Saturday, May 10, 2014

Small Vic

Well we had one good moment, as Papi broke up the no-hitter with two outs in the 9th. We lose anyway, 8-0.

In the 7th, it had been a perfect game, when Papi popped one up to short right field. This poor sap named Odor, playing in his second game, was right there, but for some unknown reason, didn't catch the ball. Don thought the right fielder called him off, though I didn't see his mouth open. The official scorer thought (or pretended to think) the same thing, because he/she gave the right fielder an error.

In any other situation, despite the fact that the ball should have been caught, they would have just called it a hit because nobody got a glove on it. I'm still wondering why, in 2014, we still have these rules that are sometimes followed and sometimes aren't. How is it that the scorer can say, "well we won't call it like we normally do to keep the no-hitter alive"? In fact, who's in charge of these "official" scorers? Is it like the skywriters' code?

Anyway, at that point, Yu still deserved the no-hitter so it's not like I was mad we didn't get credit for a hit, I'm just wondering why they can score differently in certain situations. Of course, this has been going on for a long time. But I thought the revolution was being televised! And replayed. How about the guy scores a play, then somebody in New York watches him write it down, then tells him he did it wrong, and makes him change it?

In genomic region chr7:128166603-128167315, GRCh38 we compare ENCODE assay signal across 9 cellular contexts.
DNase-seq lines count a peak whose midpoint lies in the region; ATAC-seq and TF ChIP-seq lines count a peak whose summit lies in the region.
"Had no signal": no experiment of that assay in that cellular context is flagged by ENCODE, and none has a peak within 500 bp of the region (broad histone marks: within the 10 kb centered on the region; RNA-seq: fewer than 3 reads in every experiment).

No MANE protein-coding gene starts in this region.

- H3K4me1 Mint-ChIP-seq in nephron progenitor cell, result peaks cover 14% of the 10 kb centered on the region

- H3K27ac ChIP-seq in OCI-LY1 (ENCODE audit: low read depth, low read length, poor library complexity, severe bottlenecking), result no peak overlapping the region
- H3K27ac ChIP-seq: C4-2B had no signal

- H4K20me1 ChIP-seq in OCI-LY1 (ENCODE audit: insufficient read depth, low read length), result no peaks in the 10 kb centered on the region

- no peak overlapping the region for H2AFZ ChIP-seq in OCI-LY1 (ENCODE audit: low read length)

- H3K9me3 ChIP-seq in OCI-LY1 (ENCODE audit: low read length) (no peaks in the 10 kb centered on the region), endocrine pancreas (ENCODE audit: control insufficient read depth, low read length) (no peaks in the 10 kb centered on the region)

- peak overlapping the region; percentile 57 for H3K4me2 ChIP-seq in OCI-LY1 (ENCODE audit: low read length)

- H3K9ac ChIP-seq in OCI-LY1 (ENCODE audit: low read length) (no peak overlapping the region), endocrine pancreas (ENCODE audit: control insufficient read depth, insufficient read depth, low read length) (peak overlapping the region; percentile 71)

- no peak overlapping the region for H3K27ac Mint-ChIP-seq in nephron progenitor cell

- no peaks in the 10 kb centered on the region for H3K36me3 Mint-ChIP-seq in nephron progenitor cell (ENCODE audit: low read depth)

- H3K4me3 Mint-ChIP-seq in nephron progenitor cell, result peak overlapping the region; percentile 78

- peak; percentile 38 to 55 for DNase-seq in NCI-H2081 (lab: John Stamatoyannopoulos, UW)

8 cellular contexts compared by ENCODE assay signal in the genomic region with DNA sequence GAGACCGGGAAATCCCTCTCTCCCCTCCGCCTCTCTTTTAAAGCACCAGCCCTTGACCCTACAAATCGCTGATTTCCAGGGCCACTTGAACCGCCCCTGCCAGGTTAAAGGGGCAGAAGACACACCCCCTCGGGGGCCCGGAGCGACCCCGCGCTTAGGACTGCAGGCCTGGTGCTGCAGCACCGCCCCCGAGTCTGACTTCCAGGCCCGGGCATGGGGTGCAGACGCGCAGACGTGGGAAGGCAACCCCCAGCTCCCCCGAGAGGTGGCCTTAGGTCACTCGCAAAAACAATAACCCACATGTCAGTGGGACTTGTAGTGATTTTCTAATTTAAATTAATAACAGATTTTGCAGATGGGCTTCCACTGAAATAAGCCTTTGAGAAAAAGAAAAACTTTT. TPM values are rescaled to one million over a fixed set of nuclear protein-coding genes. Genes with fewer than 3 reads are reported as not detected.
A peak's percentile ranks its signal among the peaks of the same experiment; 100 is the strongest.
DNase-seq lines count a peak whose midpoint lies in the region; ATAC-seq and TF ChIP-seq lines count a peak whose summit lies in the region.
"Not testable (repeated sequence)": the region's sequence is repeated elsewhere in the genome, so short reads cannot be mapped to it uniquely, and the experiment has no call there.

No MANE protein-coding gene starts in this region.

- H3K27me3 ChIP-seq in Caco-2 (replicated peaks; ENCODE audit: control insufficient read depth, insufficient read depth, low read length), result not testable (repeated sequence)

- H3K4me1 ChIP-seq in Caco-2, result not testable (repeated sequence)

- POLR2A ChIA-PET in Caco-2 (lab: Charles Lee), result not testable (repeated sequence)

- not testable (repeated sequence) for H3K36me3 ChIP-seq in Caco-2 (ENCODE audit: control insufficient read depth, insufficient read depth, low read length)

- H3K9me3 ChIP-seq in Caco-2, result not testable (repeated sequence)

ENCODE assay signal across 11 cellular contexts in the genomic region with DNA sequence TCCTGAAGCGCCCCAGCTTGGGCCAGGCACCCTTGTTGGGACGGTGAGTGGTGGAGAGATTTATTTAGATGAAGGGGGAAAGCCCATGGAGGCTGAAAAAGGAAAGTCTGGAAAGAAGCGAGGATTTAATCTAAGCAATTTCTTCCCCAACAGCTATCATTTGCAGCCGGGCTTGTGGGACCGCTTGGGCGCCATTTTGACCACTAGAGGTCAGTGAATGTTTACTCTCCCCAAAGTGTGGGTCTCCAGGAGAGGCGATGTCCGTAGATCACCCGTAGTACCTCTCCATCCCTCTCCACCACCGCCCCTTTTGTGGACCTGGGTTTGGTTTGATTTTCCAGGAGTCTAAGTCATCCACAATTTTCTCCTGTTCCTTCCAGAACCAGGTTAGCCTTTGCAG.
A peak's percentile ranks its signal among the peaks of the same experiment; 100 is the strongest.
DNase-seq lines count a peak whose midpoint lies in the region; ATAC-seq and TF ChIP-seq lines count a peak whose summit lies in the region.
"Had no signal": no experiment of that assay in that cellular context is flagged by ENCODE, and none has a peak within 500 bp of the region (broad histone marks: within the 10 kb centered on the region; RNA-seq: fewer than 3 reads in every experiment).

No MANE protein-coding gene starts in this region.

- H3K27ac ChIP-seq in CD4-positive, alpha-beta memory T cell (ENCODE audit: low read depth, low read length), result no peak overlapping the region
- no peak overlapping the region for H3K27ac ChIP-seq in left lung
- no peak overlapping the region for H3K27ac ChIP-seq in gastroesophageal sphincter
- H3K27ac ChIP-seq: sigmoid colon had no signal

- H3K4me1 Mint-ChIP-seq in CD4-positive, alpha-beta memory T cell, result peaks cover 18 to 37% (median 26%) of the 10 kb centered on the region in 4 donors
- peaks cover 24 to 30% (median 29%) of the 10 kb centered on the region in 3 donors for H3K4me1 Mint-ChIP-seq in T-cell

Also, terrible job by Rangers fans, cheering wildly while that pop-up was in the air. Never cheer for something that hasn't happened yet! Made it all the more hilarious when that ball landed. Well, that and the name Odor.

Finally, nice job by those Red Sox fan kids shown in the crowd late in the game trying to jinx Darvish while everyone else cheered around them. I'll root for a no-hitter...if my guy's throwing it!

In the 9th, when Ortiz took a called strike on a pitch that was well outside, Remy said, as though it was the most natural thing in the world, when a pitcher is only a few outs (or one out) from a no-hitter, the strike zone gets very big. ... In other words, the officials CHANGE THE RULES TO HELP ONE TEAM HAVE AN EASIER TIME OF WINNING. And no one bats an eye. They all just nod and say, yup, that's how it's always been.
And he also added, "and the batter should know that!"

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Location: Rhode Island, United States